Despite recent criticisms of “Go Set a Watchman,” I eagerly anticipated the second installment of what had been rumored as Harper Lee’s “lost” novel.
The iconic author of the 1960 Pulitzer Prize-winning “To Kill a Mockingbird” vowed she would never publish again after a few failed attempts. The author refused requests for interviews or public appearances. She was silent until the 2015 release of “Watchman.”
The highly publicized 2015 release had the world furious that “Watchman” threatened to taint the iconic image of lawyer Atticus Finch, a fictional character loosely based on Lee’s own father. Finch, like her father, represented black defendants in highly publicized criminal trials. His daughter, Scout, like Lee, grew up sneaking in to watch her father’s trials. Both stories are seen through the eyes of daughter Jean Louise Finch; “Mockingbird” from a 10-year-old perspective and “Watchman” at age 26.
I wanted to read “Watchman” simply because Lee decided to release the novel; she must have believed this part of the story needed to be told. Atticus Finch was a fictional character. Lee, the very reason why we lauded him a hero, had another perspective. I personally felt compelled to hear her side of the story.
After listening to the novel on CD, a friend encouraged me to read Randall Kennedy’s insightful review published in The New York Times on July 14. Kennedy referred to the writings of legal professor Monroe Freedman who published an article in The Legal Times that questioned the heroic status of court-appointed lawyer Atticus Finch.
Freedman’s opinion, which is being taken seriously now, seemed obscure. Kennedy wrote, “Freedman’s view, however, those considerations were not decisive in influencing Atticus Finch. Rather, Freedman inferred that Finch failed to oppose Jim Crow customs because he was at home with it. He told his children that the Ku Klux Klan was merely ‘a political organization’ and that the leader of the lynch mob was ‘basically a good man’ albeit with ‘blind spots along with the rest of us.’” To Freedman, Finch’s acts and omissions defined a lawyer who lived his life as a “passive participant” in “pervasive injustice.”
I didn’t mind learning the truth about old Mister Finch, but I refused to read a single review until I had listened to the “Watchman” audiobook. I also lowered my expectations knowing it would take nothing short of a mesmerizing narrative to convince me Lee’s sequel was worthy of comparison with her “Mockingbird.” I am biased against sequels.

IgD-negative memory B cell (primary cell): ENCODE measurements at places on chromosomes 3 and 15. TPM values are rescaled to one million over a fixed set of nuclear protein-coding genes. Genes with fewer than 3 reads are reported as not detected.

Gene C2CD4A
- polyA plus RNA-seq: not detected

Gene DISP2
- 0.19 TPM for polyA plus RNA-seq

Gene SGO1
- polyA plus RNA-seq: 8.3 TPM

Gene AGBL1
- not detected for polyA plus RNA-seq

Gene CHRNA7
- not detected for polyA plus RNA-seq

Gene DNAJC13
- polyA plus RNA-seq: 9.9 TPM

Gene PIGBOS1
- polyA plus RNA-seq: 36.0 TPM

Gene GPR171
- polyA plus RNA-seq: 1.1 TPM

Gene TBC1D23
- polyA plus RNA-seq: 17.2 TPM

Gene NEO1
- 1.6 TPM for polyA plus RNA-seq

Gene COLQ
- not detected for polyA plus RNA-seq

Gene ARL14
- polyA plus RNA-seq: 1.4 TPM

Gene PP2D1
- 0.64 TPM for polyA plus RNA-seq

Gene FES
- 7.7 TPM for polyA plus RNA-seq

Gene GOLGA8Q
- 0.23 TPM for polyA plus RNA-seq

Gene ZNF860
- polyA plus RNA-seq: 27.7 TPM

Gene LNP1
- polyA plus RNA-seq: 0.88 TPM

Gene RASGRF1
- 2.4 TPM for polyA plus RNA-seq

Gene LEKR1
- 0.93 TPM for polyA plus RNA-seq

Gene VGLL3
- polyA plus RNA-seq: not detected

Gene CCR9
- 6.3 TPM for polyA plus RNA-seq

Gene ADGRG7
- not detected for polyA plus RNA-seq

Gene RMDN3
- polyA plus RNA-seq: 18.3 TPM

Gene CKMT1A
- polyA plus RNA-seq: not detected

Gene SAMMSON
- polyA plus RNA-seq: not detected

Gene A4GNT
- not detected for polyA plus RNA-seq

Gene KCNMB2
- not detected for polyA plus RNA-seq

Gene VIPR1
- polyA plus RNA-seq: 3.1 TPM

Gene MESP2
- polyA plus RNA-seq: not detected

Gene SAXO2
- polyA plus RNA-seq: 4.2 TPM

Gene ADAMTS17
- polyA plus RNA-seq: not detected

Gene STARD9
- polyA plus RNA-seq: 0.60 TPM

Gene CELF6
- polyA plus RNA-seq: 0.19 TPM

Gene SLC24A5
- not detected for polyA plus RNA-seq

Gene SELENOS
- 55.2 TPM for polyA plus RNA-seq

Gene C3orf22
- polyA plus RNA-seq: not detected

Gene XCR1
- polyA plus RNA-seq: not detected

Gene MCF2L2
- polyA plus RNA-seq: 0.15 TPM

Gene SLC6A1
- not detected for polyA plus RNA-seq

The lingering suspicions that 89-year-old Lee was being manipulated to release the failed manuscript discovered by her new attorney, Tonja Carter, brought new details about publishers altering “Mockingbird” to make it more marketable. Lee confessed she was unsure of her talents when the first novel was published.
“I was a first-time writer, so I did as I was told,” she admitted. “Mockingbird” had major edits to the story line, including several that made Finch appear to be more heroic. Perhaps the world needed him to be a hero when the book was released.
So I wondered what Lee thought the world needed to know in 2015? Why would she ruin our image of Atticus? I listened closely for what this great writer was trying to say and found nothing, at first. Disclaimer: I do not consider myself worthy of writing a review of “Go Set a Watchman,” but the first listen was uninspiring.
I couldn’t identify with Jean Louise Finch in the way I could with Scout back in “Mockingbird.” It was the same person but in “Watchman,” Scout seemed whiney and fussy about everything from her father, aunt and uncles, down to her own love life. It was difficult to focus on her anger with her father amongst all the conflicts. I couldn’t decide if she needed to go back to New York or get some counseling.
The characters were complicated in a way that never fully developed, and it’s impossible to end the “Watchman” with clear “rights” or “wrongs” for the victims of prejudice or the purveyors. The book rambles with observations about flawed people trying desperately to protect a way of life that was being challenged through what they deemed as the “interference” of government.
The literary world hasn’t been kind to “Watchman” (although the book sold more than 1.1 million copies in the first week). I initially couldn’t follow the novel, but after reading more about Lee, I returned to find what I was missing in Jean Louise Finch.
Nelle Harper Lee doesn’t need fame or fortune, or quite honestly, our opinions. The release of “Watchman” proves even if her body is feeble, her voice is as strong as ever. Perhaps she released this book to satisfy the young Harper Lee, an aspiring writer who moved to New York City and took a job as an airline reservation agent while pursuing a dream as a fiction writer. We may never know exactly why Lee called this her “evolution,” but it gives me great pleasure to know she found a way to tell her original “Watchman” story.
She finally shook off her fears of inferior writing and shared something as messy and as complicated as prejudice itself. The real hero of “To Kill a Mockingbird” was never supposed to be Atticus Finch, and Lee felt compelled (like a true Watchman) to reclaim her characters and set the record straight.
Antionette Kerr is a syndicated writer and author of “Just Sayin’: Conversations My Mother Would Never Let Me Have at a Southern Dinner Table.” You may email her at kerr@thewritefolks.com.